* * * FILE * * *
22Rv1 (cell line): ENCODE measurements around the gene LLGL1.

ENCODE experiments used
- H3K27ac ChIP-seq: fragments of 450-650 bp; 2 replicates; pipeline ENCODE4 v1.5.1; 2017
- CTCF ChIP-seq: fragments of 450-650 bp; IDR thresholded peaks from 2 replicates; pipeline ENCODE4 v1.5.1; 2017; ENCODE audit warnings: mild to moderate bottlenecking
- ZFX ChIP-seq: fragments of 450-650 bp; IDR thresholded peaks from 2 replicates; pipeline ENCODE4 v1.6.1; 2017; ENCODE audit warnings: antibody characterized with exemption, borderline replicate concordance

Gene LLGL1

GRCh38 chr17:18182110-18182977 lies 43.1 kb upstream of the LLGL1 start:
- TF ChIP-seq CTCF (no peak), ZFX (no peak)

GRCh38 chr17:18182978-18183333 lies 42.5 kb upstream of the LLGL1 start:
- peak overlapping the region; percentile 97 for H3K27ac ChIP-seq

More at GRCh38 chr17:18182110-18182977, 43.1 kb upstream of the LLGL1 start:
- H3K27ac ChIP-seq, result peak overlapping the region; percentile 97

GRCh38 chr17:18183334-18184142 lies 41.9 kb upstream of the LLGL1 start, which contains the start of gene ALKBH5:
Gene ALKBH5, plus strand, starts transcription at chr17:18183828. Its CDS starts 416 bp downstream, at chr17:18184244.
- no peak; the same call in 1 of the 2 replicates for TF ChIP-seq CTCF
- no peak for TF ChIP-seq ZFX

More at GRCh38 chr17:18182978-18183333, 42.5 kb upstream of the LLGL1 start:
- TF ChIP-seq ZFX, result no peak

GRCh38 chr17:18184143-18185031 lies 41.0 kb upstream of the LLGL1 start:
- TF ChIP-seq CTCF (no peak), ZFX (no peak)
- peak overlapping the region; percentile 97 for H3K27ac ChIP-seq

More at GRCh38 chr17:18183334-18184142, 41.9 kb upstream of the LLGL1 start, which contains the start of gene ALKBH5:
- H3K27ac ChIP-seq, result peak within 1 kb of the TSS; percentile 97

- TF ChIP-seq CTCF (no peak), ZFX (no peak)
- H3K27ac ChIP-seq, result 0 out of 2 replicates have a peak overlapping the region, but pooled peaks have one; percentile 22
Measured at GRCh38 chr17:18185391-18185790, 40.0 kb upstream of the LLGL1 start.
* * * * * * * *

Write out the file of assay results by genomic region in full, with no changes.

22Rv1 (cell line): ENCODE measurements around the gene LLGL1.

ENCODE experiments used
- H3K27ac ChIP-seq: fragments of 450-650 bp; 2 replicates; pipeline ENCODE4 v1.5.1; 2017
- CTCF ChIP-seq: fragments of 450-650 bp; IDR thresholded peaks from 2 replicates; pipeline ENCODE4 v1.5.1; 2017; ENCODE audit warnings: mild to moderate bottlenecking
- ZFX ChIP-seq: fragments of 450-650 bp; IDR thresholded peaks from 2 replicates; pipeline ENCODE4 v1.6.1; 2017; ENCODE audit warnings: antibody characterized with exemption, borderline replicate concordance

Gene LLGL1

GRCh38 chr17:18182110-18182977 lies 43.1 kb upstream of the LLGL1 start:
- TF ChIP-seq CTCF (no peak), ZFX (no peak)

GRCh38 chr17:18182978-18183333 lies 42.5 kb upstream of the LLGL1 start:
- peak overlapping the region; percentile 97 for H3K27ac ChIP-seq

More at GRCh38 chr17:18182110-18182977, 43.1 kb upstream of the LLGL1 start:
- H3K27ac ChIP-seq, result peak overlapping the region; percentile 97

GRCh38 chr17:18183334-18184142 lies 41.9 kb upstream of the LLGL1 start, which contains the start of gene ALKBH5:
Gene ALKBH5, plus strand, starts transcription at chr17:18183828. Its CDS starts 416 bp downstream, at chr17:18184244.
- no peak; the same call in 1 of the 2 replicates for TF ChIP-seq CTCF
- no peak for TF ChIP-seq ZFX

More at GRCh38 chr17:18182978-18183333, 42.5 kb upstream of the LLGL1 start:
- TF ChIP-seq ZFX, result no peak

GRCh38 chr17:18184143-18185031 lies 41.0 kb upstream of the LLGL1 start:
- TF ChIP-seq CTCF (no peak), ZFX (no peak)
- peak overlapping the region; percentile 97 for H3K27ac ChIP-seq

More at GRCh38 chr17:18183334-18184142, 41.9 kb upstream of the LLGL1 start, which contains the start of gene ALKBH5:
- H3K27ac ChIP-seq, result peak within 1 kb of the TSS; percentile 97

- TF ChIP-seq CTCF (no peak), ZFX (no peak)
- H3K27ac ChIP-seq, result 0 out of 2 replicates have a peak overlapping the region, but pooled peaks have one; percentile 22
Measured at GRCh38 chr17:18185391-18185790, 40.0 kb upstream of the LLGL1 start.